Digital Prototyping allows disparate engineering teams to work from a single digital model, saving time and reducing errors throughout the design process. The Autodesk solution for Digital Prototyping enables manufacturers to achieve the full benefits of mechatronics product development.
The Need for a New Approach
Today’s manufacturers also face unrelenting pressure to continuously develop innovative new products.
According to a recent survey of CEOs, two-thirds of executives believe that innovation is vital to the future of their companies. Their concern is understandable; according to one estimate, the products that generate nearly 70 percent of revenues today will be obsolete by 2010.
In response to this call for innovation, manufacturers have accelerated their adoption of electronics.
Research shows that 92 per cent of manufacturers now incorporate electronic elements into their products.
The automotive industry provides a prime example. While the proportion of a car’s cost that can be attributed to electronic systems has increased by an average of 8.3% per year over the past eight years, the proportion attributed to mechanical systems has decreased by an average of 3.2%. These trends are broadly consistent across all industries.
As manufacturers respond to the demands of the market, they must deal with the added complexities of synchronizing mechanical, electronic, and software elements into one integrated system. In the process, they must effectively coordinate disparate engineering teams. A mechatronics-based approach can help.
Effective mechatronics product development demands a focus on three key engineering activities:
â€¢ Multi-Disciplinary Design and Engineering. Mechatronics refers to the integration of control systems, electrical systems, and mechanical systems. A mechatronics system is not just a marriage of electrical and mechanical systems, and is more than just a control system. It is a complete integration of all of them. Top-performing manufacturers are 3.2 times more likely to allocate design requirements to systems.
â€¢ Managing Communication and Workflow. Integration of systems should be coupled with improvements in the coordination between the discipline-specific teams that are responsible for creating individual subsystems. The often complex inter-relationships between individual sub-systems demand effective communication and clear ownership. Top-performing manufacturers are 2.8 times more likely to communicate change among their engineering disciplines.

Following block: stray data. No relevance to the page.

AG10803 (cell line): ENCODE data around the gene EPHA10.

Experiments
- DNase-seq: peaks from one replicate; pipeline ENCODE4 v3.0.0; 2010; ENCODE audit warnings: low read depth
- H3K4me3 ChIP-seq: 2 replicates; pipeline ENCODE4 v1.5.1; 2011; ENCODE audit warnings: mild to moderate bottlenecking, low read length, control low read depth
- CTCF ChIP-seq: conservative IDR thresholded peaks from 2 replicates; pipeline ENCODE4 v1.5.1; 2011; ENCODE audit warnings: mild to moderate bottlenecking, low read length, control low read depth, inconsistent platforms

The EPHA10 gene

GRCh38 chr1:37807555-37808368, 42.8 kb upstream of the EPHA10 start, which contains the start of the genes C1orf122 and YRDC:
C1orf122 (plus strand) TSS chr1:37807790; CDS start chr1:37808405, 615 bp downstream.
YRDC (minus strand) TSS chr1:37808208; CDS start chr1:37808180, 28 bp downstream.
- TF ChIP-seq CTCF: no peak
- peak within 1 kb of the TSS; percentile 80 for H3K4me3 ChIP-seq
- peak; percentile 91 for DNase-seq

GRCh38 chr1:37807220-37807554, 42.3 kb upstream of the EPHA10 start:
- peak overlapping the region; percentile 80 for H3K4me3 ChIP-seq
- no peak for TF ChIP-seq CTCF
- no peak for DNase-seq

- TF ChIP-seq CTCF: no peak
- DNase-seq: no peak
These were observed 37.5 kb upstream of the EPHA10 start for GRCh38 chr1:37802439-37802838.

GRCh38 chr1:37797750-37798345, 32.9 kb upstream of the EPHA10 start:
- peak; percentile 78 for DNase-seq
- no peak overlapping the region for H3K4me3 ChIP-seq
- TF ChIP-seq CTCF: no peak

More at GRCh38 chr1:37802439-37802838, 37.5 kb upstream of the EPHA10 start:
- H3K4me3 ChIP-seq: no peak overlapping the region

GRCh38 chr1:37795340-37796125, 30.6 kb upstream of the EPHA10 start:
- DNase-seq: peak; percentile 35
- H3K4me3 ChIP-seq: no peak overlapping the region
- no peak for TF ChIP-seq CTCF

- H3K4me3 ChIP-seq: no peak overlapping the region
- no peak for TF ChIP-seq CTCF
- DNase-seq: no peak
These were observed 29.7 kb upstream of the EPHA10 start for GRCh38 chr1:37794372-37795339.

â€¢ Effective Early Validation. If manufacturers are going to develop cheaper, more reliable, and more flexible systems, they must validate across the traditional boundaries of mechanical engineering, electrical engineering, electronics, and control engineering at the earliest stages of the design process. Top performing manufacturers are 7.3 times more likely to digitally validate system behavior.
The Mechatronics Advantage
Manufacturers that harness the best practices of mechatronics can achieve significant benefits. Best-in-class manufacturers are more able to reach their targets for development costs, product revenue, and product quality, and to hit their product launch dates.
Such manufacturers can also:
â€¢ Add more features and functions.
â€¢ Reduce the size, weight, and cost of their products.
â€¢ Improve their overall efficiency.
â€¢ Leverage adaptive control and diagnostics to improve reliability and reduce maintenance costs.
â€¢ Customize or upgrade products by reprogramming embedded firmware.
In addition, a mechatronics-based approach mitigates risk and solves common design challenges such as the slow, serial machine design process; poor communication between machine designers and customers; and risky physical machine testing.
This article was excerpted from a white paper courtesy Autodesk, Inc. To view the complete article, click here.